Preparing for the unexpected is an essential element of any successful investment strategy. Alternative assets can prove valuable shock absorbers when mainstream markets suddenly prove challenging.
Financial markets don’t respond well to sudden shocks—and sell-offs can be highly contagious, spreading quickly to infect lots of different kinds of investments.
This has been abundantly clear over the last 18 months. The popping of China’s stock-market bubble last summer quickly triggered a sharp sell-off in risk assets worldwide. China-related concerns resurfaced again early this year: worries about the health of China’s economy, and the knock-on impact on demand for commodities, saw a repeat spike in global market volatility. And just when markets were beginning to regain their poise, they’ve been hit by another unwelcome surprise—the UK’s vote to leave the European Union (EU). Once more, the shockwaves have been far-reaching.
As mainstream markets have grown more turbulent, many investors are thinking about whether their portfolios incorporate approaches to weather volatility spikes and to withstand contagion risks.
Holding a mix of traditional investments like stocks and bonds has become a much less effective way to handle stressed markets. That’s because correlations between stocks and bonds have more than doubled in the last 20 years.
How do Alternatives handle stress?
Alternative investments often derive a lower proportion of their returns from basic market movements—what’s known as beta—than either stocks or bonds. Since they tend not to mimic mainstream markets’ moves, they can lose less money when equity and fixed-income markets are falling (as shown in the Display). As a result, allocating to alternatives can potentially enhance a portfolio’s long-term returns, while also reducing its vulnerability to mainstream market risks.
In the past, investing in alternatives was really only an option for big institutional investors. Today, private investors can access the very same institutional investment capabilities through a number of widely available investment vehicles.
But some people remain wary about allocating to alternatives. This nervousness is particularly pronounced in Europe. Indeed, only around 11% of European institutional investors hold alternatives allocations, whereas more than 25% of their US counterparts are invested in alternatives.
We think this is largely because some aspects of the asset class are still poorly understood—and it has tended to attract negative press attention, particularly in the wake of the global financial crisis.
Common myths and misconceptions
Some people fear that alternative investments are inherently riskier and less well-regulated than mutual funds investing in stocks and bonds. This isn’t the case now that investors can access alternatives in the very same investment vehicles that have traditionally focused on more mainstream investable assets. Many alternatives funds are regulated under European law and private investors can access them in Ucits funds registered for public distribution and, therefore, benefit from daily liquidity requirements.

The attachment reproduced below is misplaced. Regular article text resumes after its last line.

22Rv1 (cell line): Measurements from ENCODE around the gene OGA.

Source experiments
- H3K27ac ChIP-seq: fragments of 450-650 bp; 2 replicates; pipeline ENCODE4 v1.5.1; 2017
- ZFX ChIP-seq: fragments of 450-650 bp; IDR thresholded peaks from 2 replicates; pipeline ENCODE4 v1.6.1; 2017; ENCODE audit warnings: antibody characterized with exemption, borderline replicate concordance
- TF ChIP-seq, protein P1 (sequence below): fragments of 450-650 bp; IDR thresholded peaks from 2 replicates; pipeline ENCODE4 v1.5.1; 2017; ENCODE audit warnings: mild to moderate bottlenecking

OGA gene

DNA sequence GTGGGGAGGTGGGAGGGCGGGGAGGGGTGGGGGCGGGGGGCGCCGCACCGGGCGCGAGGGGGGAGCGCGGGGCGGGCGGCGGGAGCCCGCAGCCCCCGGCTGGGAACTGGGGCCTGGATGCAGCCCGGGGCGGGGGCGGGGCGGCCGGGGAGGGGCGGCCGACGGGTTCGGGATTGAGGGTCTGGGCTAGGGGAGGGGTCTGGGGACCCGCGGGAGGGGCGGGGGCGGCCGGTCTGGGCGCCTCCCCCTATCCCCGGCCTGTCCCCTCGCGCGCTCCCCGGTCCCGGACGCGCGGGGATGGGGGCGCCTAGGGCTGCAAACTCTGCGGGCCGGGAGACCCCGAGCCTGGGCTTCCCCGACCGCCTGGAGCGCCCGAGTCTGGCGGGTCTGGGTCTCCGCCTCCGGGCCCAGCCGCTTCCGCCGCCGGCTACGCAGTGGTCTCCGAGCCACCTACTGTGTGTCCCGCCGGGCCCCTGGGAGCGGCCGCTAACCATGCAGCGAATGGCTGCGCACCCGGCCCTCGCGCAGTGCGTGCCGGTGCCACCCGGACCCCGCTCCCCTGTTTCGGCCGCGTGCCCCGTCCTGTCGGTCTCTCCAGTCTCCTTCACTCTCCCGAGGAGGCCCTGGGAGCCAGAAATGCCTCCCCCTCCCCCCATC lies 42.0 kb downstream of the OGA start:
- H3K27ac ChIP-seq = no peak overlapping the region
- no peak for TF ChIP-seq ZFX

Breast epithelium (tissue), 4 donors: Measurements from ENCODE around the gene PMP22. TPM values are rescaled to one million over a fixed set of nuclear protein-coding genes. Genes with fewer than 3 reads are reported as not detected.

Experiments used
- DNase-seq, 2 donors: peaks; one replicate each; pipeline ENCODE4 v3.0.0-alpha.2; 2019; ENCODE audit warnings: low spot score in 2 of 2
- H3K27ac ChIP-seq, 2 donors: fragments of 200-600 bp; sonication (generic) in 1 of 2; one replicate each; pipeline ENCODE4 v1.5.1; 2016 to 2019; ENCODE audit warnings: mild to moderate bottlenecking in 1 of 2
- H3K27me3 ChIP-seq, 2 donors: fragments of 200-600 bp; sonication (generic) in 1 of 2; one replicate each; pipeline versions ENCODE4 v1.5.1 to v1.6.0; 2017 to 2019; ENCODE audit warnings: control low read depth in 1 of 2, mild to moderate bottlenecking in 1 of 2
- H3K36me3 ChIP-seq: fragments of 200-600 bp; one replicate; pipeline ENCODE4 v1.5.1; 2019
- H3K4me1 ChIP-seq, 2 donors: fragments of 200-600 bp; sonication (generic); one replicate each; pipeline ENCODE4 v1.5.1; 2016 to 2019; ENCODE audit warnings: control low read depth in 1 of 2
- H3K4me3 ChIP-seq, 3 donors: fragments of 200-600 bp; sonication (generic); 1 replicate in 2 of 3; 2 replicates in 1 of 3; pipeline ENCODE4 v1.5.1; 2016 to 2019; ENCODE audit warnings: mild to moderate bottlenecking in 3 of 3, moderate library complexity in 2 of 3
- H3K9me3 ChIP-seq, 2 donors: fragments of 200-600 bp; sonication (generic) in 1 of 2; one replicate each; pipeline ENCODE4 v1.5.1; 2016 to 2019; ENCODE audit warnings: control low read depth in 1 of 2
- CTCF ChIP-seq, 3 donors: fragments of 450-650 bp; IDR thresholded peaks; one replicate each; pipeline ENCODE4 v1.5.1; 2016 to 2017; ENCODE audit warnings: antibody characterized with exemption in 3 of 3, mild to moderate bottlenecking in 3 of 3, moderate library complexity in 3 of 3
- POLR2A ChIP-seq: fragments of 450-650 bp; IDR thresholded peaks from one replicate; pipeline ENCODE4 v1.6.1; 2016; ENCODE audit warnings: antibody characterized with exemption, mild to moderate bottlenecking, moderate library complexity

People also worry that investing in alternatives could prove prohibitively expensive. That’s largely because some alternatives strategies charge performance-related fees—higher returns come at a higher price. But not all strategies take this approach. Some charge investors a flat fee no matter what they deliver.
Worries also arise because the “alternative investments” label covers such a broad range of different things. Some people associate alternatives with hedge funds and private equity strategies. For others, alternatives are real estate or wind turbines or gold and other commodities. And the performance of some of these things can be pretty volatile—in the case of commodities, sometimes even more volatile than equity or fixed-income markets. That said, several alternative investments are less volatile than traditional equities.
We think it’s important to recognize that many alternatives strategies deliver returns driven more by investment manager skill in decision making than by broad movements in investable alternative assets’ prices.
Some alternatives strategies can emphasize traditional asset classes (equities, bonds and currency), but they’ll tend to approach them in highly innovative and flexible ways. For example, they may decide opportunistically to move into a wider investment universe that incorporates macroeconomic views across asset classes or includes commodities. Or they may incorporate derivatives or hedging techniques in a bid to temper overall strategy volatility.
Finding the Right Fit
The alternatives universe is very broad and features diverse investment styles and strategies—each with its own expected risk/return profile. As a result, investors need carefully to consider what kind of strategy would likely best fit their specific investment objectives. This might be increasing portfolio diversification, for example, or perhaps reducing exposure to mainstream market volatility.
Christine Johnson, head of Alternatives Product Management at AB